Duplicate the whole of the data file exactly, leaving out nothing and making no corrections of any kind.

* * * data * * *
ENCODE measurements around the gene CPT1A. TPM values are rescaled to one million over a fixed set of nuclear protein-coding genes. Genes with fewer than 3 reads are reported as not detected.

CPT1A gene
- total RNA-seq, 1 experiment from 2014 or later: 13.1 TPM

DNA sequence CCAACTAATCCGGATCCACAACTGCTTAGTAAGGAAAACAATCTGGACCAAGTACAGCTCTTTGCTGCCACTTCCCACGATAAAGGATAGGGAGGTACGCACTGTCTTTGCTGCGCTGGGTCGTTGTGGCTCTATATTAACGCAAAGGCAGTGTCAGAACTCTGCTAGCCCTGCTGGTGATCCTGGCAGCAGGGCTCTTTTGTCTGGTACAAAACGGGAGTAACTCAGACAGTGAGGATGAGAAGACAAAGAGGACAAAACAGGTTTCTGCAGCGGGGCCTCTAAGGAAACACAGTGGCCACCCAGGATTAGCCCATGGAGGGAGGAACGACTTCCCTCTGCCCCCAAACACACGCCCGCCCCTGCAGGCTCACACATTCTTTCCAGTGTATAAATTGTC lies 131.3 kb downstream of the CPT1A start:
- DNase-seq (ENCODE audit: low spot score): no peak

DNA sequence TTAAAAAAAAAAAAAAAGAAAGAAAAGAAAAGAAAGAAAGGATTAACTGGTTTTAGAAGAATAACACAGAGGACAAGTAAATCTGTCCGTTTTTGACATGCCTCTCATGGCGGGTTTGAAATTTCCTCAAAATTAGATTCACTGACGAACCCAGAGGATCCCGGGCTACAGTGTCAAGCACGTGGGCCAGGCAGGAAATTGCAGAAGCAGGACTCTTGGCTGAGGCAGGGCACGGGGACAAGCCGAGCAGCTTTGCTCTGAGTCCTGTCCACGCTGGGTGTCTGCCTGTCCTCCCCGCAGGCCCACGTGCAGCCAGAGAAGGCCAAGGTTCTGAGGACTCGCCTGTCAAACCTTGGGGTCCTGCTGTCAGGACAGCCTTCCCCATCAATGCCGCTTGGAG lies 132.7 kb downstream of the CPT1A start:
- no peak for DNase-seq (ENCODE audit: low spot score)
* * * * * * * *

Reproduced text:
ENCODE measurements around the gene CPT1A. TPM values are rescaled to one million over a fixed set of nuclear protein-coding genes. Genes with fewer than 3 reads are reported as not detected.

CPT1A gene
- total RNA-seq, 1 experiment from 2014 or later: 13.1 TPM

DNA sequence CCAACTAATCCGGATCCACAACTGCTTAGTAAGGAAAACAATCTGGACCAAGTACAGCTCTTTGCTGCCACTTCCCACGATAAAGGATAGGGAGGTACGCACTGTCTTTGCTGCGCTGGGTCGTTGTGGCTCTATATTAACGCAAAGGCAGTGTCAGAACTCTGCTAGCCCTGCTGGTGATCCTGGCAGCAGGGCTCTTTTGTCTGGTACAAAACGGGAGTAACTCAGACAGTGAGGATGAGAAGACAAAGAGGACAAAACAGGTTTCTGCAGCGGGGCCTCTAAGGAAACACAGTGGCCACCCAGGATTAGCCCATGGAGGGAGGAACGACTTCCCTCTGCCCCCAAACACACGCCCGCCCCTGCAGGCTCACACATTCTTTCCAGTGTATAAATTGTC lies 131.3 kb downstream of the CPT1A start:
- DNase-seq (ENCODE audit: low spot score): no peak

DNA sequence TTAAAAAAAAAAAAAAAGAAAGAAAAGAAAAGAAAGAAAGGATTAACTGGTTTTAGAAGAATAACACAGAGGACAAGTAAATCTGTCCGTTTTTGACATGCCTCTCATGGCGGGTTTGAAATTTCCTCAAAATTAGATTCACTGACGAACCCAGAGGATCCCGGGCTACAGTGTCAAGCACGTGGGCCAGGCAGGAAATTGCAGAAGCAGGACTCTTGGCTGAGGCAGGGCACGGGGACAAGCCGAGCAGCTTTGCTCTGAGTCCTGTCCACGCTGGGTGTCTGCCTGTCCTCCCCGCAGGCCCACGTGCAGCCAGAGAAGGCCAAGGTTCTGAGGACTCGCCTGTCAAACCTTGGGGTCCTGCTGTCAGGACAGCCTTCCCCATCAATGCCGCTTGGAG lies 132.7 kb downstream of the CPT1A start:
- no peak for DNase-seq (ENCODE audit: low spot score)